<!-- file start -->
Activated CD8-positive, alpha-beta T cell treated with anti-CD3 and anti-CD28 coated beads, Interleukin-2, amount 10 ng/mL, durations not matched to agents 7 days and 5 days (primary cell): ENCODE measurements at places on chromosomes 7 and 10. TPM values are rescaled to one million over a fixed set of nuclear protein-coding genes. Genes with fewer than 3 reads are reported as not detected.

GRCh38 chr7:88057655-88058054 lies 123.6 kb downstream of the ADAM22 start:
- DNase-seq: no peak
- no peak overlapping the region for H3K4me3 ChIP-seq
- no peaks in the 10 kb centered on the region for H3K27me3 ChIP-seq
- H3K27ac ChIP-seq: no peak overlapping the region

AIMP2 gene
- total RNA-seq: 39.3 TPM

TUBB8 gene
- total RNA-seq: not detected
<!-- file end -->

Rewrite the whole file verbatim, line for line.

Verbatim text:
Activated CD8-positive, alpha-beta T cell treated with anti-CD3 and anti-CD28 coated beads, Interleukin-2, amount 10 ng/mL, durations not matched to agents 7 days and 5 days (primary cell): ENCODE measurements at places on chromosomes 7 and 10. TPM values are rescaled to one million over a fixed set of nuclear protein-coding genes. Genes with fewer than 3 reads are reported as not detected.

GRCh38 chr7:88057655-88058054 lies 123.6 kb downstream of the ADAM22 start:
- DNase-seq: no peak
- no peak overlapping the region for H3K4me3 ChIP-seq
- no peaks in the 10 kb centered on the region for H3K27me3 ChIP-seq
- H3K27ac ChIP-seq: no peak overlapping the region

AIMP2 gene
- total RNA-seq: 39.3 TPM

TUBB8 gene
- total RNA-seq: not detected